United States of America
Milwaukee, largest city in Wisconsin, located in the southeastern corner of the
state on the shore of Lake Michigan. Although one of the nation’s leading industrial
cities and the commercial hub of the state, it was beer that made Milwaukee famous.
For decades some of the nation’s leading brewers called Milwaukee home. The smell
of brewing beer was a familiar aroma in the city, and institutions from the city’s
most historic theater to its baseball team have names connected with the brewing
industry. But by the mid-1990s the city’s association with beer was receding as
all but one of the major breweries closed.
The Milwaukee River, which flows from north to south through the city, is joined
just south of the city’s downtown by its tributaries, the Menomonee and the Kinnickinnic.
From that confluence it flows eastward through a short channel to empty into Milwaukee
Bay on Lake Michigan. The lake itself is Milwaukee’s most important natural resource:
the source of its drinking water, a recreational magnet, and a major influence on
local weather. January temperatures, which the lake keeps warmer than those inland,
average a high of -3°C (26°F) and a low of -11°C (12°F). Temperatures in July, cooled
by the lake, average a high of 27°C (80°F) and a low of 17°C (62°F). Milwaukee’s
average annual precipitation is 840 mm (33 in).
Numerous Native American peoples made their homes in the Milwaukee area before the
arrival of whites. That diversity was continued after the community was founded
in the 1830s. In the following years waves of immigrants were drawn to Milwaukee,
and each ethnic group lent the city unique attributes. The city’s name is believed
to be derived from the Native American Mahn-ah-wauk,
most often translated
as “good land.”
Milwaukee and Its Metropolitan Area
The city of Milwaukee covers a land area of 248.9 sq km (96.1 sq mi). Nearly one-half
of the area was added through annexations between 1945 and 1960. As a result, there
is still farmland within the city limits. Milwaukee is also the seat of Milwaukee
County and the heart of a metropolitan area that includes Waukesha, Washington,
and Ozaukee counties. The entire metropolitan area covers 3,781 sq km (1,460 sq
mi). Suburban and outlying population centers include the cities of West Allis,
Waukesha, Wauwatosa, Brookfield, New Berlin, Greenfield, and Menomonee Falls.
Milwaukee lies on a series of bluffs overlooking Lake Michigan, and the city retains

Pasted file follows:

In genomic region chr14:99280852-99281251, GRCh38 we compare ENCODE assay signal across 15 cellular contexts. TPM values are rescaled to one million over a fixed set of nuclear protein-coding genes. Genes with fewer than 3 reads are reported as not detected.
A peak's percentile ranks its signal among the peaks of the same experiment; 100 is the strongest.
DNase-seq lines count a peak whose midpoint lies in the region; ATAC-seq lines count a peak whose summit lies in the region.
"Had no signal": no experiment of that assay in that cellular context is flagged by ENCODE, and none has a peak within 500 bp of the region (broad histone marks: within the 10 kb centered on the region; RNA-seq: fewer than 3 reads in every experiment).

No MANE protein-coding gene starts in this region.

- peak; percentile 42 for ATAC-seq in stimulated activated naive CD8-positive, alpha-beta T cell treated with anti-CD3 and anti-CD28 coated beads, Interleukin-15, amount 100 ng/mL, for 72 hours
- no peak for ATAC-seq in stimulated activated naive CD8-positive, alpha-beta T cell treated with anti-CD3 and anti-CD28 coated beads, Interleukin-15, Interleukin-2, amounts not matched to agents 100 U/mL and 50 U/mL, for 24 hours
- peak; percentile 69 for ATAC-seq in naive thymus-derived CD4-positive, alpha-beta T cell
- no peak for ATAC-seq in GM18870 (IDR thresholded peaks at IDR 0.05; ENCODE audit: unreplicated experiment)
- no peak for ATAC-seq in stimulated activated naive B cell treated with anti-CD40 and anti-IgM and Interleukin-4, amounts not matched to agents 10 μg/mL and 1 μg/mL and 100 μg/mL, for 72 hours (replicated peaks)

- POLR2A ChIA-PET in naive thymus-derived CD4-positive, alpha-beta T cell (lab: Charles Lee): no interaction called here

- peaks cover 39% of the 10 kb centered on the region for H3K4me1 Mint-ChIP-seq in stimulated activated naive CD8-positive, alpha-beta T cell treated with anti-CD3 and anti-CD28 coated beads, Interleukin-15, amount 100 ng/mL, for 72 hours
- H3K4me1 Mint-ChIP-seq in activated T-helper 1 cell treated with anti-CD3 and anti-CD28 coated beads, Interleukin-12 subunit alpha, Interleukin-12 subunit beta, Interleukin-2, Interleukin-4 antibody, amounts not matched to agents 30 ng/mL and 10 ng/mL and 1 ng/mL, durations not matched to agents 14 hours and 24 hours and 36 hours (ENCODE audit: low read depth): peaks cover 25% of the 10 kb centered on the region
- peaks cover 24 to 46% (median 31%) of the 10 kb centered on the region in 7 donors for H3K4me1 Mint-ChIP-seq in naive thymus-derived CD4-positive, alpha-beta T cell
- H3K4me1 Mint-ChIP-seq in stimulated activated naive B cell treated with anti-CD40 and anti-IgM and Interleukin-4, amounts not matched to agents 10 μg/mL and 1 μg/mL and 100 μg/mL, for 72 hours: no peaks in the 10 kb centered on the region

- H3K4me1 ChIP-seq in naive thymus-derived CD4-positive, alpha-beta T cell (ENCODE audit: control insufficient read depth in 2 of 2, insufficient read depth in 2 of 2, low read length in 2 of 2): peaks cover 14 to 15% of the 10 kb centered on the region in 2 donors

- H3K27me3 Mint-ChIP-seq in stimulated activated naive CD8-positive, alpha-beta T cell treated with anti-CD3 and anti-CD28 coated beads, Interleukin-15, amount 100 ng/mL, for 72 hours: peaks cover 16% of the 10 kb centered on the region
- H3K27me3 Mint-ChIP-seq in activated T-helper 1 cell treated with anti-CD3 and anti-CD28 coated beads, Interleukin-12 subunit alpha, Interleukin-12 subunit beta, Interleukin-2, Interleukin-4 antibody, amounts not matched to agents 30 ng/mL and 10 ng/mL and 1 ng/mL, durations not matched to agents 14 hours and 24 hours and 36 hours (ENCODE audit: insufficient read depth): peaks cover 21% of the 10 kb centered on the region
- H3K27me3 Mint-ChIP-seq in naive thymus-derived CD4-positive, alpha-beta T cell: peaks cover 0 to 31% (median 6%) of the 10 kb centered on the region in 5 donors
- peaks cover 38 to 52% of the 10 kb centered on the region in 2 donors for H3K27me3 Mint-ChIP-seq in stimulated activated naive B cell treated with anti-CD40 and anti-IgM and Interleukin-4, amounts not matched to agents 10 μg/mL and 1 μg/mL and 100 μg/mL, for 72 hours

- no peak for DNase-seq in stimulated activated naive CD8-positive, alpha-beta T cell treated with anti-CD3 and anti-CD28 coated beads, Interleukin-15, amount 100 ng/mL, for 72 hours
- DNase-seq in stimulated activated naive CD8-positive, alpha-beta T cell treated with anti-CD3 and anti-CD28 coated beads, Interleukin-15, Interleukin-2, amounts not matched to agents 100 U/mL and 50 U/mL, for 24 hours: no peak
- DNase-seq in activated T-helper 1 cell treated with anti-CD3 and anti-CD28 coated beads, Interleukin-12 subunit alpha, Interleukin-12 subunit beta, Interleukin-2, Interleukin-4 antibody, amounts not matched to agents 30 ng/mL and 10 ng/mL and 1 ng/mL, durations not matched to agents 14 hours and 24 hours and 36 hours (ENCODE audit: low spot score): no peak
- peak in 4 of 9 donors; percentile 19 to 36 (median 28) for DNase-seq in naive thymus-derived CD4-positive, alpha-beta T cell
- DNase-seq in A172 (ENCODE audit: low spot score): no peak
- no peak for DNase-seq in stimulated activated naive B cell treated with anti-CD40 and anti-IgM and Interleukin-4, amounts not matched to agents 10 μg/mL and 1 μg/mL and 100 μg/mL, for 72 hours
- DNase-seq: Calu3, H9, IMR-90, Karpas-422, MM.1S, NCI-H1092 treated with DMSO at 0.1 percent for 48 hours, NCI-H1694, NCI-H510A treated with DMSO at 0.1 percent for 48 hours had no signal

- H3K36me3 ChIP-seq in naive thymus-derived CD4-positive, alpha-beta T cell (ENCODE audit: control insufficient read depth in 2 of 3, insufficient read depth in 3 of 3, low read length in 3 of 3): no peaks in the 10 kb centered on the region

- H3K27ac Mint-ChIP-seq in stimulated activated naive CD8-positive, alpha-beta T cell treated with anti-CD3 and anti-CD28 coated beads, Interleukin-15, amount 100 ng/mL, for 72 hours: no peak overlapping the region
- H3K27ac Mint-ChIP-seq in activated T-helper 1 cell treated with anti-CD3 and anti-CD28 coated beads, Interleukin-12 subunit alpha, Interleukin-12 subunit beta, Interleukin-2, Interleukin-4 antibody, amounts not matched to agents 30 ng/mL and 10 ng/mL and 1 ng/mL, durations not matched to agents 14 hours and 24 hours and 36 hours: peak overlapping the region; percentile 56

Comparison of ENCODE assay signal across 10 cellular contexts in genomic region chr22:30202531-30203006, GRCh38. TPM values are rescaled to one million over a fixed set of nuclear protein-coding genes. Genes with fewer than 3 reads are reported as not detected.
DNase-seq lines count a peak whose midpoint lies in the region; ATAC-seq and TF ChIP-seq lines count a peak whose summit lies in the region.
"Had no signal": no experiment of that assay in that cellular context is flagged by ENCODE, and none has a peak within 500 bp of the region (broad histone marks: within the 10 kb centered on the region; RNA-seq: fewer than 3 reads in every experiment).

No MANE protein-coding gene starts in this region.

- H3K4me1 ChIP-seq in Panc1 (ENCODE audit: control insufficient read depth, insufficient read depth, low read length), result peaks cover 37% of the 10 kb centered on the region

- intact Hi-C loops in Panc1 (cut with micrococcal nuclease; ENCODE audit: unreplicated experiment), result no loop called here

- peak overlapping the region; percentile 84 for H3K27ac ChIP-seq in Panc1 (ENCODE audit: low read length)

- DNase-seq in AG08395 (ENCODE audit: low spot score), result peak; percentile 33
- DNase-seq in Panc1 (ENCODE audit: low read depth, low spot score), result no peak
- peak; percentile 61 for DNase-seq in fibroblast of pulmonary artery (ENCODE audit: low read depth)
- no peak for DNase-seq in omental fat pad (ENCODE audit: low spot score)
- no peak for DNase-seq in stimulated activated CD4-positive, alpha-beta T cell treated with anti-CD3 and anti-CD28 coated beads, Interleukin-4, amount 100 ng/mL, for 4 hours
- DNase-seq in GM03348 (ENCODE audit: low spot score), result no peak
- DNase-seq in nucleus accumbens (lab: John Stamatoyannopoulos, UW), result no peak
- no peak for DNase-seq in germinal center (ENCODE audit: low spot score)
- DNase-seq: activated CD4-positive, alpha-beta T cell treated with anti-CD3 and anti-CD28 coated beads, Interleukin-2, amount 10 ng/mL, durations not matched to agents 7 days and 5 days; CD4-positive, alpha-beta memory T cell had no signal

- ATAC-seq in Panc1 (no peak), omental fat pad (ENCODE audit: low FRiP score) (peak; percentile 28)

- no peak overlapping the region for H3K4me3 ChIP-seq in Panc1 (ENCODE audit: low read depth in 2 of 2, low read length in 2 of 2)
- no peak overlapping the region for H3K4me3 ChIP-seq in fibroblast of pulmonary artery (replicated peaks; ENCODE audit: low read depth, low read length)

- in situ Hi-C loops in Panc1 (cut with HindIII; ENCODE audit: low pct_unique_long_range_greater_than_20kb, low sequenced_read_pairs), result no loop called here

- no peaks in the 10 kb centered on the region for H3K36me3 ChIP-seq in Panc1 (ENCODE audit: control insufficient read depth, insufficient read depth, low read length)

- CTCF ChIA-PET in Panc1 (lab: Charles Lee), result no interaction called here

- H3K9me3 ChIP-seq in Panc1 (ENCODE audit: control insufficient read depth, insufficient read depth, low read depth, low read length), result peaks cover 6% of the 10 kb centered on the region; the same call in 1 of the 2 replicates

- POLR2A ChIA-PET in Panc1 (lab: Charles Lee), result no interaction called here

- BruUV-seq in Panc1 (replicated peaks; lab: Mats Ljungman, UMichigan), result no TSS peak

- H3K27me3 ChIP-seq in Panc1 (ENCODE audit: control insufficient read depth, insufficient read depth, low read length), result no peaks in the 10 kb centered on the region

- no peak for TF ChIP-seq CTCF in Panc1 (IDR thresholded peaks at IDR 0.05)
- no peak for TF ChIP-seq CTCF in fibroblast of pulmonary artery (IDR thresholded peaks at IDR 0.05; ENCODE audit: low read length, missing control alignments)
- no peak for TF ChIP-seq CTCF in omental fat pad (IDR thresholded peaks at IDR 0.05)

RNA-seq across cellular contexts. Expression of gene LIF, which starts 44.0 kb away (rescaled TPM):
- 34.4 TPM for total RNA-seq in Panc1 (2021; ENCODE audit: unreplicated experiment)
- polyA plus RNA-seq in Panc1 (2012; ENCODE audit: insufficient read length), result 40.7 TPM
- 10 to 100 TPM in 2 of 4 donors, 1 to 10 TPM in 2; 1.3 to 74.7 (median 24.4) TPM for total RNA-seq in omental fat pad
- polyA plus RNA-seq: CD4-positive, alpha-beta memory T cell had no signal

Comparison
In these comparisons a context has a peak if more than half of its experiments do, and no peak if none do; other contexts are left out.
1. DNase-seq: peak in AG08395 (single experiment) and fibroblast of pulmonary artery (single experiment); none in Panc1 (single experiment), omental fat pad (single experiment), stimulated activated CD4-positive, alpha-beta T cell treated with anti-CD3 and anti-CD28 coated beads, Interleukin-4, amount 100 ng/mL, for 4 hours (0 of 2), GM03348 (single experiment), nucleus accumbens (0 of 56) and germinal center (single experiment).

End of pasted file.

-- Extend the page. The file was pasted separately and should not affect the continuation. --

the charm of broad tree-lined streets, parks, woods, and lakes. The older industrial
section of the city extends inland from Lake Michigan, mainly along the Menomonee
River. The central business district lies just north, along both banks of the Milwaukee
River. Numerous bridges connect the two sides of the downtown. Farther north are
many of the city’s most fashionable residential areas.
Milwaukee’s rivers divide the city into large geographic districts, each with its
own personality. The East Side is a center for nightlife and specialty shopping.
The North Side is a stronghold of African American culture. The West Side is a multiethnic,
mixed-income section of town, and the South Side is the home of Milwaukee’s largest
Polish and Hispanic communities. Several neighborhoods, including Walker’s Point,
Brewer’s Hill, and the Third Ward, are showcases for restoration efforts, while
others—such as Bay View, Pigsville, and Layton Park—have maintained their traditional
characters for generations. Individual suburbs range from industrial Cudahy, built
around a packing plant, to affluent River Hills, built around a country club.
Milwaukee’s population decreased in the later half of the 20th century. The number
of its inhabitants peaked in 1960 at 741,324; the city experienced its sharpest
decline in the 1970s. The population in 2000 was 596,974. Meanwhile, the surrounding
four-county metropolitan area has continued to grow in population, rising from 1,397,143
in 1980 to 1,500,741 in 2000.
Historic patterns of ethnic diversity have persisted. According to the 2000 census,
whites make up 50 percent of the population, blacks 37.3 percent, Asians 2.9 percent,
Native Americans 0.9 percent, and Native Hawaiians and other Pacific Islanders 0.1
percent. People of mixed heritage or not reporting race are 8.8 percent of inhabitants.
Hispanics, who may be of any race, are 12 percent of the populace. People from Southeast
Asia, particularly Hmongs and Lao, were Milwaukee’s fastest-growing ethnic group
in the 1980s. The number of Hispanics in the city doubled during the 1990s.
In 2000, 37.6 percent of the metropolitan area’s residents identified their backgrounds
as German, the highest proportion among the nation’s largest urban areas. German
ancestry was followed by Polish (12.3 percent), Irish (10 percent), English (5.2
percent), and Italian (4.5 percent).
Education and Culture
The University of Wisconsin-Milwaukee (founded in 1885 as a teachers college and
joined with the state university system in 1956) is the region’s largest institution
of higher learning, with nearly 23,000 students. Marquette University (1881), with
more than 10,600 students, is the largest private school. Other four-year institutions
in the Milwaukee area include Alverno College (1887), Cardinal Stritch University
(1937), Concordia University Wisconsin (1881), Milwaukee Institute of Art and Design
(1974), Milwaukee School of Engineering (1903), Mount Mary College (1913), and Wisconsin